Maryknoll Office for Global Concerns

Representing Maryknoll Fathers & Brothers, Maryknoll Sisters, and Maryknoll Lay Missioners
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Maryknoll supports environmental defenders

In March, the Maryknoll Office for Global Concerns supported two delegations from Latin America who spoke at separate hearings at the Inter-American Commission on Human Rights in Washington, D.C. The following was published in the May-June 2017 issue of NewsNotes.

Two delegations addressed the plight of environmental human rights defenders at separate hearings at the Inter-American Commission on Human Rights on March 17. Both described ongoing threats to the right of communities to a fair and adequate consultation process when a development project is proposed in the area.

At the first hearing, indigenous and Afro-descendent activists from Panama spoke about their nearly twenty-year opposition to the Barro Blanco dam. We and the Sisters of Mercy of the Americas Institute Justice Team sponsored the hearing. 

In the last year, communities opposing the Barro Blanco dam have faced violent oppression from the police. As the reservoir fills, some communities have been  flooded and others left with little to no water at all. 

Large-scale hydroelectric dams are a harmful source of renewable energy because they are energy-intensive to build, and destructive of riparian zones and the way of life of surrounding communities.

After hearing their testimony, the commissioners ruled that the government of Panama and the community activists need to enter into dialogue and find resolution by the end of the year. The first such meeting was held in Panama on March 27, and Maryknoll Sister Melinda Roper attended. 

“My impression was that the atmosphere was one of clarity and openness on the part of almost all the people there to continue the process of dialog,” Sister Melinda said in an article about the meeting in the Global Sisters Report. The Global Sisters Report also published a series of articles on Panama and environmental human rights defenders. 

The second hearing at the Inter-American Commission on Human Rights was sponsored by the Pan-Amazon Ecclesial Network, also known as REPAM. We, together with other Catholic groups, the Latin American Episcopal Conference, Caritas International, and the U.S. Conference of Catholic Bishops, supported the delegation of indigenous activists, peasants, and faith leaders who spoke about the right to consultation for indigenous peoples.  We also organized a series of lobby visits for them to share their stories with policymakers and trainings to equip them in their advocacy back home.

The delegation included roughly 20 people from Brazil, Ecuador, Peru, and Colombia. Luis Sanchez, a Shuar indigenous leader, spoke about a Chinese company that is displacing indigenous communities in Southern Ecuador to extract copper. Sister Maria Angel from Spain accompanies Luis and the community in their advocacy efforts. She collaborates with the Ecumenical Center for Human Rights (CEDHU), of which Maryknoll Sister Elsie Monge is a founding member.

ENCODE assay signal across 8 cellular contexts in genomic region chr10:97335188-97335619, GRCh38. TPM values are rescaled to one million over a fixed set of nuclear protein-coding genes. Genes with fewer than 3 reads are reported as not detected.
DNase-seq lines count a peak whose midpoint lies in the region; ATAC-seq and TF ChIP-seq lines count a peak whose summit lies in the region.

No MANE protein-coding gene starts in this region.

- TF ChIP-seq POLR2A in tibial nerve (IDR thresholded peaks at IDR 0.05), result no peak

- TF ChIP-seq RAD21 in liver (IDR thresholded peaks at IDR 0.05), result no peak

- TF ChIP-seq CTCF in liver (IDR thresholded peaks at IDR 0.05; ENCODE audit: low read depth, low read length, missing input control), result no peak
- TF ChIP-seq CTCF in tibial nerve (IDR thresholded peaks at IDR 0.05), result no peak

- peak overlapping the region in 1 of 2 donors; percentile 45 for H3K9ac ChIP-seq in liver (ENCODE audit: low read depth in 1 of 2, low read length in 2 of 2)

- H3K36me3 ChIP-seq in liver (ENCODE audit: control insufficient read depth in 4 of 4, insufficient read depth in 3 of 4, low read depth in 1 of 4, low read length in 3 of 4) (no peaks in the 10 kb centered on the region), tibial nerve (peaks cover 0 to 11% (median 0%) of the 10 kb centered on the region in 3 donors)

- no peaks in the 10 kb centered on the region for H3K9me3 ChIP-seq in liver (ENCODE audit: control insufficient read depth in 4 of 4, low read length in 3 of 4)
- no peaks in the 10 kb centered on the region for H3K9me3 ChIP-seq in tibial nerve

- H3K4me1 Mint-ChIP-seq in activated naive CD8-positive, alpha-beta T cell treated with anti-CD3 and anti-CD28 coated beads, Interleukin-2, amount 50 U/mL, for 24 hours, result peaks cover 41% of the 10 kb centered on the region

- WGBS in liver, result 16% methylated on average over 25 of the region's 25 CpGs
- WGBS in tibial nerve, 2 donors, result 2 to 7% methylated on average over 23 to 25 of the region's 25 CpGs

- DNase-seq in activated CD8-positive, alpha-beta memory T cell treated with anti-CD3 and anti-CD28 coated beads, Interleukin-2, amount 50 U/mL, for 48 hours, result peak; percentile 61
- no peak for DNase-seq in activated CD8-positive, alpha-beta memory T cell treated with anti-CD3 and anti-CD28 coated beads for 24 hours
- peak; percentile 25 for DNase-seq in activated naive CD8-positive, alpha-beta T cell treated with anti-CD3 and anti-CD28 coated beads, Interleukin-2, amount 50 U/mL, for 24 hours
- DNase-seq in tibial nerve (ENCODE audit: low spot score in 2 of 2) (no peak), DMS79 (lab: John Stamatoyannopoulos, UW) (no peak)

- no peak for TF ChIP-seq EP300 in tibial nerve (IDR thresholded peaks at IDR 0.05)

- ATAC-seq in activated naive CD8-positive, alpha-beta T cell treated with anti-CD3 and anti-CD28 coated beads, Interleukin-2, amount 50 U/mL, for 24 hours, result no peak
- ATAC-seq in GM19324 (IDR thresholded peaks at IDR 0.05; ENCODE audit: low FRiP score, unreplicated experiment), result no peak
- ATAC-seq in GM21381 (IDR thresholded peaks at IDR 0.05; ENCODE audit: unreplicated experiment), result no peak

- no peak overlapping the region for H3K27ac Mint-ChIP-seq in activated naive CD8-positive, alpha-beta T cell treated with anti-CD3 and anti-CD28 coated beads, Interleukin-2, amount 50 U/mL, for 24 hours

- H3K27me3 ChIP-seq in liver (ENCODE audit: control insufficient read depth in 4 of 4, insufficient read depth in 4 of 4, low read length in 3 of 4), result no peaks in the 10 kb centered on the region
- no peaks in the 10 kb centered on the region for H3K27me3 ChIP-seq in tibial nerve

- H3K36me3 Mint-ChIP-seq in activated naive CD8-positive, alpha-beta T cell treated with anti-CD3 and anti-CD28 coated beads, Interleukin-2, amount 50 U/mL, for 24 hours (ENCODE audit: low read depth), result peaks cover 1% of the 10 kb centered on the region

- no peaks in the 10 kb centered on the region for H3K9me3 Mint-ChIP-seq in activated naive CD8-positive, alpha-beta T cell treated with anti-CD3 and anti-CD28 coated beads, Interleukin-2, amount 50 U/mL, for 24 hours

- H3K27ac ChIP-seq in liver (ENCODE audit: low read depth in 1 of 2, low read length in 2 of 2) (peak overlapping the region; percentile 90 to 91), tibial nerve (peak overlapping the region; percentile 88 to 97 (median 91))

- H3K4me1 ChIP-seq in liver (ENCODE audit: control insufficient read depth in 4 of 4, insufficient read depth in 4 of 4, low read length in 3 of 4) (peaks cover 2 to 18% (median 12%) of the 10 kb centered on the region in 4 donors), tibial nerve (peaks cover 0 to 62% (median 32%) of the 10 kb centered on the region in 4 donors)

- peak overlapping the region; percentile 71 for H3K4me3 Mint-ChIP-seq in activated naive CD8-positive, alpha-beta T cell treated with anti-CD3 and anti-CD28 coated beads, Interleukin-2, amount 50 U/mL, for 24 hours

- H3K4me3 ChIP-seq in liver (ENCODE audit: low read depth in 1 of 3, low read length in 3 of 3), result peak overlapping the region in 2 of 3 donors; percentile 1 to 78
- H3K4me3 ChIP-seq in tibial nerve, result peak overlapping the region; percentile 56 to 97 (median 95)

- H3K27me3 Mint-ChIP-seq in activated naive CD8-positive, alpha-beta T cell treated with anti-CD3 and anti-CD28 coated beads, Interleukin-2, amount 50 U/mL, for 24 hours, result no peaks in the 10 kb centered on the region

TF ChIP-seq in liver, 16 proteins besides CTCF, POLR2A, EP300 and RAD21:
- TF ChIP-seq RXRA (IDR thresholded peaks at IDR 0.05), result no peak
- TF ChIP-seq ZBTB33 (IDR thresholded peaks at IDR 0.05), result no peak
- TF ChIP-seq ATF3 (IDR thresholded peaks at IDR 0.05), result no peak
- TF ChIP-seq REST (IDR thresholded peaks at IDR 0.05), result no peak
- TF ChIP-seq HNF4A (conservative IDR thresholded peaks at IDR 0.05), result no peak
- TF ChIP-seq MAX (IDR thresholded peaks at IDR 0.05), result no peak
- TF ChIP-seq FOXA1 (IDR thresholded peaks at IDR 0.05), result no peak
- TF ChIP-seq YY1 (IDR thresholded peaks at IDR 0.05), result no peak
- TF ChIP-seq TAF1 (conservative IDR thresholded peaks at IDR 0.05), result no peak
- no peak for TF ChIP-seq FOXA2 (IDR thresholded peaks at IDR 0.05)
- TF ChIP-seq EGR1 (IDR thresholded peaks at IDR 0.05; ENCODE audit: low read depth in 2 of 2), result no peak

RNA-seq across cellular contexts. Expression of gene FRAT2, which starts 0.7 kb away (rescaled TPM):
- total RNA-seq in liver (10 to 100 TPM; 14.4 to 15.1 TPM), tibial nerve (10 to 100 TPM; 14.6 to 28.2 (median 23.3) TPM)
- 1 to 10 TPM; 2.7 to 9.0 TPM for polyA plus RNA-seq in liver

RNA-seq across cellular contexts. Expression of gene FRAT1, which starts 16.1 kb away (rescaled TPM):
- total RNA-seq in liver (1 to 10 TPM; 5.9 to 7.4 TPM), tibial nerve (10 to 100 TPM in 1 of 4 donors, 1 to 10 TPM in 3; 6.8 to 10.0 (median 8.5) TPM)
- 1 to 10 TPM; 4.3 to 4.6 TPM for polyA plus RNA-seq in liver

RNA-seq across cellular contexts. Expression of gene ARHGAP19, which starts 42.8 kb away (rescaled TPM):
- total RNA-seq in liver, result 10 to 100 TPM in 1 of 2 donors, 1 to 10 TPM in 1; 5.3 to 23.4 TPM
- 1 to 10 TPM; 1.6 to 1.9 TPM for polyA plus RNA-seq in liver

Rosildo da Silva, an indigenous leader from the Jaminawa tribe in Brazil, was there to represent the Jaminawa as well as other indigenous communities who do not have legal recognition of their territory. Together the communities oppose a large-scale REDD+ project (Reduction in Emissions from Deforestation and Degradation). REDD+ is a carbon trading scheme that allows wealthy countries to offset their carbon emissions by protecting forests. California is currently in negotiations with the state of Acre in Brazil to allow California to offset their emissions in exchange for the forest in Acre, where the Jaminawa live, to be left untouched. 

The communities oppose this plan because it would require them to limit the sustainable use and relationship they have with the forest. Will they be able to forage or hunt for food? Will they receive enough compensation from Brazil’s Green Fund, which pays families not to cut down trees, to meet their basic needs? Will communities that haven’t had their land formally recognized by the state be given the right to consultation or to refuse the project? 

Sister Digna Ochoa of Ecuador represented the indigenous communities around Yasuni National Park, deep in the Amazon. Yasuni is one of the most biodiverse hot spots in the world. Sister Digna is concerned about the expansion of oil drilling in the park, especially the risks to uncontacted indigenous communities there.

Zebelio Kayap represented the indigenous communities of Awajun and Wampis in Peru. They had filed a court case asserting their right to be consulted about an oil project in their territory. Already, the rivers have been polluted and the health of the community and the entire ecosystem has been compromised. 

After they returned from Peru, the Catholic News Service reported that the Supreme Court in Peru ruled in favor of Awajun and Wampis. The court ruled that since Peru signed on to the International Labor Organization’s Convention 169 in 1996, all development projects since then must give indigenous communities the right to free prior and informed consent. The ruling could have implications for other indigenous communities with similar cases.